It was Democratic presidential hopeful John Edwards trying to revive his ‘70s disco moves and he danced around every tough question CNN’s Miles O’Brien threw at him. Most notably, how much does it cost to pay for energy in the new 28,000-square-foot mansion Edwards calls home?
Edwards tried several answers during the March 20 “American Morning”:
- “It’s actually not bad.” And followed that up with talk of how energy efficient the home was.
- “I’m not telling you. It’s actually, it’s actually not bad. It’s about three or four hundred dollars, the last one I saw.”
- Following that claim, Edwards backed off a bit and said “the power bill is several hundred dollars a month.”
Edwards also claimed he and his family operate the house in a “carbon neutral way,” though he wants to put caps on how much carbon dioxide businesses operate. “We have committed to operate this house in a carbon neutral way which means in addition to using energy saving devices in the house itself, to the extent that doesn’t cover it, we’re going to purchase carbon credits on the market,” said Edwards.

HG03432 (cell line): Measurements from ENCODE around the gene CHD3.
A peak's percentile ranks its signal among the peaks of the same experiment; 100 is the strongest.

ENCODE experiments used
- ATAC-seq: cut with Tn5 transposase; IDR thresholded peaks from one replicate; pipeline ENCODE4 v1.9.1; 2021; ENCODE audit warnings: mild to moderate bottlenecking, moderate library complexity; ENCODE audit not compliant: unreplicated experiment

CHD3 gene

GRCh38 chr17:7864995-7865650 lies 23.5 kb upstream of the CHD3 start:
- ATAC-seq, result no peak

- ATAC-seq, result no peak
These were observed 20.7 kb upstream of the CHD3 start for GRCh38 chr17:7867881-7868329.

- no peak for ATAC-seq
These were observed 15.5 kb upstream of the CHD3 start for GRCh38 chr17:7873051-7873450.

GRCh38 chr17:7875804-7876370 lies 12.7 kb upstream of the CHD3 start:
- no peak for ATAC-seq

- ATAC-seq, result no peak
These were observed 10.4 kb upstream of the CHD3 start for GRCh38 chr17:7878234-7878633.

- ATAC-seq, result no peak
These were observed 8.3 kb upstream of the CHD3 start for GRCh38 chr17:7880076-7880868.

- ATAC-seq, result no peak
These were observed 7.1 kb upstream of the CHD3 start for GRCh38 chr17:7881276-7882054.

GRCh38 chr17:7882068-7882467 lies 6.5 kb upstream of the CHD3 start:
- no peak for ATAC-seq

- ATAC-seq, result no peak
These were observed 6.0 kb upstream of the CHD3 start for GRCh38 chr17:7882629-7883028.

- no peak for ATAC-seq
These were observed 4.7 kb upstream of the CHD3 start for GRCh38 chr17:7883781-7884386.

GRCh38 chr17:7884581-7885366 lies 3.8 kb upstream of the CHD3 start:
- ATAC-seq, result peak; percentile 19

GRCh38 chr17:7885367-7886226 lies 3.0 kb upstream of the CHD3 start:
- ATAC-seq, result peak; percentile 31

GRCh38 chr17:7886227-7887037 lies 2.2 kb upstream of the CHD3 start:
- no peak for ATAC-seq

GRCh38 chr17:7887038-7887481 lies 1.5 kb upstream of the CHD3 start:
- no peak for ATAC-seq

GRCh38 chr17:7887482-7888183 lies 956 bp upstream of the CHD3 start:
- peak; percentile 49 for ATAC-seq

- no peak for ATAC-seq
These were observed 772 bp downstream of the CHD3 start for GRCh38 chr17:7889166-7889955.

Such offsets have been big news lately and even the Oscars claimed they were “carbon neutral.” The March 26 issue of BusinessWeek questioned the whole nature of such offsets and said “some deals amount to little more than feel good hype.”
Former Vice President Al Gore has received criticism for his own carbon offsets, though the media have been supportive. “If more people do it over time, it’s a good thing,” said reporter Russ Mitchell during the “Early Show” on CBS February 22.
O’Brien asked about Edwards “getting Americans to conserve more.” Edwards responded with talk of conservation and then requirements. “One of the things that’s going to be required is for Americans to be willing to drive more fuel efficient vehicles and to be willing to conserve and we want to help them do that.”